Make an ally of the middle class, while it still exists:
First, we must return to our roots as the party of middle-class opportunity. Growing up in rural Richmond County, I saw how far too many North Carolinians had been left behind, even as the state thrived economically. But I also saw how smart investments by the government – especially in our world-class schools and universities – could level the playing field and create economic opportunity and mobility, regardless of a person’s background or circumstances.
If I was writing this, the above would probably be my second step, with the first being: We must set aside our cynicism over politics, and work together as if those negative aspects are the exception to the rule and not the rule. That cynicism serves no purpose other than to divide us along narrow ideological confines, and the end result is always a scattered collection of small groups, actually competing with each other instead of pooling their resources. Just a quick test: If you read Wayne's first paragraph above and found more that you dislike than you like, it's probably because you were looking for things to dislike. Ergo, cynicism. Strengthening the middle-class is not just a political ploy, it's critical in maintaining our democracy, and our consumer-based economy. You want examples of what can happen when the middle-class fails, I can provide dozens, but I don't think that's something that needs a data-driven argument. Enough from me, here's more from Wayne:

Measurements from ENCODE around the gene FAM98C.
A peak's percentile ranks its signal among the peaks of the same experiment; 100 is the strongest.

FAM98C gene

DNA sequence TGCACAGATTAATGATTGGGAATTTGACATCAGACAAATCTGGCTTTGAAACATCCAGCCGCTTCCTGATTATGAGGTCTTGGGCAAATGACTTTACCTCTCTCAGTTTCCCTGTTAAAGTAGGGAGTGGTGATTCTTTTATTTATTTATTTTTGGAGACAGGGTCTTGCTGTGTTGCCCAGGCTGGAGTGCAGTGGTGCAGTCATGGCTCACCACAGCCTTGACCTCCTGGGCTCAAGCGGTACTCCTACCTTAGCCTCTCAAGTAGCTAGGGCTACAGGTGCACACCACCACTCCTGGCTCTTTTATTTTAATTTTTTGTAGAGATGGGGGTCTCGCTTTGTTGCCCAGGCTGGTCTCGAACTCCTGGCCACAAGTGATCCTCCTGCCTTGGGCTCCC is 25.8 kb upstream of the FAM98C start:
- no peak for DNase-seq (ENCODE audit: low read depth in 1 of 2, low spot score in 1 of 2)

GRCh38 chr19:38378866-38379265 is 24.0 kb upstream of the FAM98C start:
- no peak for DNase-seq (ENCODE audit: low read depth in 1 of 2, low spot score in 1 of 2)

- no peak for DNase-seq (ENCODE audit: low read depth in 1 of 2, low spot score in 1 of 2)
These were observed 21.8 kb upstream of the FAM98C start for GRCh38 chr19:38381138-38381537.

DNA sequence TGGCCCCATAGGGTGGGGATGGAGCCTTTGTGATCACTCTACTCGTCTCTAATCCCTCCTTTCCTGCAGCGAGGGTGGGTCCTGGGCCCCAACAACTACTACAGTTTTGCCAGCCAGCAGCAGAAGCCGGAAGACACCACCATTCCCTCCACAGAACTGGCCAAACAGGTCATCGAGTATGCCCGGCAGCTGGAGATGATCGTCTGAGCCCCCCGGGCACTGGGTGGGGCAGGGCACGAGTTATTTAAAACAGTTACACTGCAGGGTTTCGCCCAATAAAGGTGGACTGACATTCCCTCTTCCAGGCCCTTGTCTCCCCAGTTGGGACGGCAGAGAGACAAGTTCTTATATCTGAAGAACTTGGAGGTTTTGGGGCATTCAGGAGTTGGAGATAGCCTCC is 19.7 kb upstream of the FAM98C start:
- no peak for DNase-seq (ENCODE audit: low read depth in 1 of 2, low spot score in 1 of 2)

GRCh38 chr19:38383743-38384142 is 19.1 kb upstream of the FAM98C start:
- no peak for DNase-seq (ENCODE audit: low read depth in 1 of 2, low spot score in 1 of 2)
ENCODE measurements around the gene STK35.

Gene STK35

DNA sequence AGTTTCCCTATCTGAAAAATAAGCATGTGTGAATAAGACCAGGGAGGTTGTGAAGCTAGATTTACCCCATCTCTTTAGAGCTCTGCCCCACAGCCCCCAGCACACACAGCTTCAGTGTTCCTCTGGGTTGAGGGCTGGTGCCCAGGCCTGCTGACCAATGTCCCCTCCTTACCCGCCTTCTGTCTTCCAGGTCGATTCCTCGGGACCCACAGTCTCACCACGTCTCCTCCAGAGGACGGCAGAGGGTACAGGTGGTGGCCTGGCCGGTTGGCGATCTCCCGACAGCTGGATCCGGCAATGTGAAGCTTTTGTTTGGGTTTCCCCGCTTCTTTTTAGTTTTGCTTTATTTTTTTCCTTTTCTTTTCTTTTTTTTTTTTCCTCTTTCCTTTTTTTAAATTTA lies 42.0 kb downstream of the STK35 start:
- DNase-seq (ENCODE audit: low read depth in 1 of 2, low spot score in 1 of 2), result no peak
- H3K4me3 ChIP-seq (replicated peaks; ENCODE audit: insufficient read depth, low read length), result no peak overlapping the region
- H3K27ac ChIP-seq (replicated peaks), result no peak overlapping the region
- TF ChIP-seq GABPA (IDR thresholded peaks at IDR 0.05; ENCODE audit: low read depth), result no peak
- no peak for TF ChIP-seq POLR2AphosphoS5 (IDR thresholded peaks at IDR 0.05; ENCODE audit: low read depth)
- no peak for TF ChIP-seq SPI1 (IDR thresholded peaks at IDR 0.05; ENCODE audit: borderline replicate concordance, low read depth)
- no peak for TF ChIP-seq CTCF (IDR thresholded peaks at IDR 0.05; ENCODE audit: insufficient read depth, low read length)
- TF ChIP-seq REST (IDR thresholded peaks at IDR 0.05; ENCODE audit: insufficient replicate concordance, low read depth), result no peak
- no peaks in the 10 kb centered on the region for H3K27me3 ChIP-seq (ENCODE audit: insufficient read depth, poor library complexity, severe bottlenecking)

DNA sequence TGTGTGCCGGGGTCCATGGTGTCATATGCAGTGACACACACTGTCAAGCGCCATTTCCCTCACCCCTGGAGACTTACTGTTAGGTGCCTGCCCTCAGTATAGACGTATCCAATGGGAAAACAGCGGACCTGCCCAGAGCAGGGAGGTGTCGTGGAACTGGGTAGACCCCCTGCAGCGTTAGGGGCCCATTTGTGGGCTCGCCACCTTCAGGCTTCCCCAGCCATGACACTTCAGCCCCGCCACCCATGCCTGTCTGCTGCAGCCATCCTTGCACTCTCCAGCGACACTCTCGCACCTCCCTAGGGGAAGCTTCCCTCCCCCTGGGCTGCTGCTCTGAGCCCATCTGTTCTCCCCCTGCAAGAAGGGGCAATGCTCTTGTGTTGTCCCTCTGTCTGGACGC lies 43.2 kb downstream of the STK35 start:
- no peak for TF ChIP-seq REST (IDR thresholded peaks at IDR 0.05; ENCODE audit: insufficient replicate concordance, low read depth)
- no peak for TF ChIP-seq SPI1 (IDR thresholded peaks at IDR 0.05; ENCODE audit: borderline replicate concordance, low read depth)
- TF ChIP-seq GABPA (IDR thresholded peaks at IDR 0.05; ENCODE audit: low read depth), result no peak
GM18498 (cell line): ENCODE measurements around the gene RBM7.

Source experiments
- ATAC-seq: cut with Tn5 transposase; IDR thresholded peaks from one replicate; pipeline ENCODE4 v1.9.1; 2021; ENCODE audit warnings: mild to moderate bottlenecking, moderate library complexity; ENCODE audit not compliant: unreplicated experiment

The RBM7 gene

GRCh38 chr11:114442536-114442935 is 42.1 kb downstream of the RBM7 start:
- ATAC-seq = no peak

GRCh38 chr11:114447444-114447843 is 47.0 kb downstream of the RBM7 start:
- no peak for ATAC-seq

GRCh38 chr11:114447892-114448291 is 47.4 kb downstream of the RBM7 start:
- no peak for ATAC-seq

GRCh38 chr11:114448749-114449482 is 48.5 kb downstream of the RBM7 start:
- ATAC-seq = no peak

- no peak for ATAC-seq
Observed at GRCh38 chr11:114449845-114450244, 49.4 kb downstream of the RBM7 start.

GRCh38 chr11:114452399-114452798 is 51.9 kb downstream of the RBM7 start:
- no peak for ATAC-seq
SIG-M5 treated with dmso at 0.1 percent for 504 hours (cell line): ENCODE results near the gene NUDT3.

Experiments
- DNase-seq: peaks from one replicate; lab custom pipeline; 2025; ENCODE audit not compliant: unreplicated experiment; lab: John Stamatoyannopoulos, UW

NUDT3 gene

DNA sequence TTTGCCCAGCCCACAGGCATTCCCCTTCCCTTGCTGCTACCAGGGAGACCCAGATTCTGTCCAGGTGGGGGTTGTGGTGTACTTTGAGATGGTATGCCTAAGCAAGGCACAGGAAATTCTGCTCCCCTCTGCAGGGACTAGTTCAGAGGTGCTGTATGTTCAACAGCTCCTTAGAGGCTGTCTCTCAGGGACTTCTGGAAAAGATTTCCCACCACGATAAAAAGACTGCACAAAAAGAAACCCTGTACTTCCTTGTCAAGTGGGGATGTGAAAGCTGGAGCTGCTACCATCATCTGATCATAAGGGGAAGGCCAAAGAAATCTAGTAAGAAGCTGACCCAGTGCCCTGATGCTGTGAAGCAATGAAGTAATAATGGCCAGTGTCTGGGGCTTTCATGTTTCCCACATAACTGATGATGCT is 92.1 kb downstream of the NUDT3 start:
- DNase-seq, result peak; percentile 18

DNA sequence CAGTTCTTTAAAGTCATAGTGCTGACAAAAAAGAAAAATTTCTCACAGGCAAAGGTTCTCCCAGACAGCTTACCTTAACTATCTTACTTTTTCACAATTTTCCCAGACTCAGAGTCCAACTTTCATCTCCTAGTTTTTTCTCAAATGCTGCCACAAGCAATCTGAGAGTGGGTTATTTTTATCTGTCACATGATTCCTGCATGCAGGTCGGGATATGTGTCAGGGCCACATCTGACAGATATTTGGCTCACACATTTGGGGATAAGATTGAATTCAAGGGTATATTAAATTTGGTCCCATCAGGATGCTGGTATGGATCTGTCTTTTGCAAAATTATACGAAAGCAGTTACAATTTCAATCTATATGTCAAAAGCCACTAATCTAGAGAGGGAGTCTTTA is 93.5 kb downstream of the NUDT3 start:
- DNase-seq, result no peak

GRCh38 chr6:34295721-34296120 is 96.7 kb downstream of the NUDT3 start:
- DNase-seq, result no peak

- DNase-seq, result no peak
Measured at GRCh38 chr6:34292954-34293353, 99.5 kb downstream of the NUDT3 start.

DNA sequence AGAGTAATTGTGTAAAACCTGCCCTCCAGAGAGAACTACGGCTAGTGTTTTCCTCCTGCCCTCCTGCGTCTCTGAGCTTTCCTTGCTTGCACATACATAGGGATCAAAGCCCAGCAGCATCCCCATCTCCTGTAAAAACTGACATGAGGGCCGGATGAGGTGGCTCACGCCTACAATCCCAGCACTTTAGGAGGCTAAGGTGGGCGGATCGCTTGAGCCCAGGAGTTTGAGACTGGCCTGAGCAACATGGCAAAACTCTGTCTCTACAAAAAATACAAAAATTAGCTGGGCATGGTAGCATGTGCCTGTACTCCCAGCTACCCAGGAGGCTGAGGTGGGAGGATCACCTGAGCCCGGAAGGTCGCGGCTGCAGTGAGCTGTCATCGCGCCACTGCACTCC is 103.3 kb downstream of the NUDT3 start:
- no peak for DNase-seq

Second, Democrats need to embrace the party’s diversity. For decades North Carolina has rightfully been seen as a progressive beacon in the South – open and welcoming to all who wanted to work hard and make a good life here for their families. But that image has been tarnished in recent years by misguided and discriminatory legislation from Republicans in the North Carolina General Assembly.
The N.C. Democratic Party, and the state’s politics, should reflect the state’s rich diversity – not reject it. That’s why I was so proud when I was elected chair in February that it was alongside the most diverse party leadership in the party’s history. Democrats must continue to strive to embrace and represent the incredible diversity – in race, religion, class and sexual orientation – of the state. And we need to continue to fight back against hateful legislation, like House Bill 2, that discriminated against fellow residents.
Finally, Democrats need to compete for every vote. Too many North Carolinians, from rural towns to the biggest cities, have felt ignored or taken for granted by both parties. This is particularly true among the countless middle-class families who are being squeezed by higher costs and stagnant wages. This was evident last November when so many people either opted not to vote or cast a ballot for Donald Trump out of sheer frustration with the status quo.
As chair, I’m committed to reaching out to those voters, hearing their concerns and explaining how Democrats are fighting for them in Raleigh and in Washington. That’s why I’ve been traveling across the state in recent months, connecting with voters in towns big and small. And it’s why the N.C. Democratic Party is organizing in all 100 counties, with committed activists helping to revitalize grassroots efforts, even in traditionally Republican areas.
As you can see from his order of progression, Wayne put diversity ahead of reaching out to the rural vote. We can do both. We have to do both. And we can't afford to sacrifice the second thing to accomplish the third thing. It's part of what I was trying to say with my "do no harm" observations a few days ago, although I pulled a Steve and went off on a few tangents. We can do this, folks.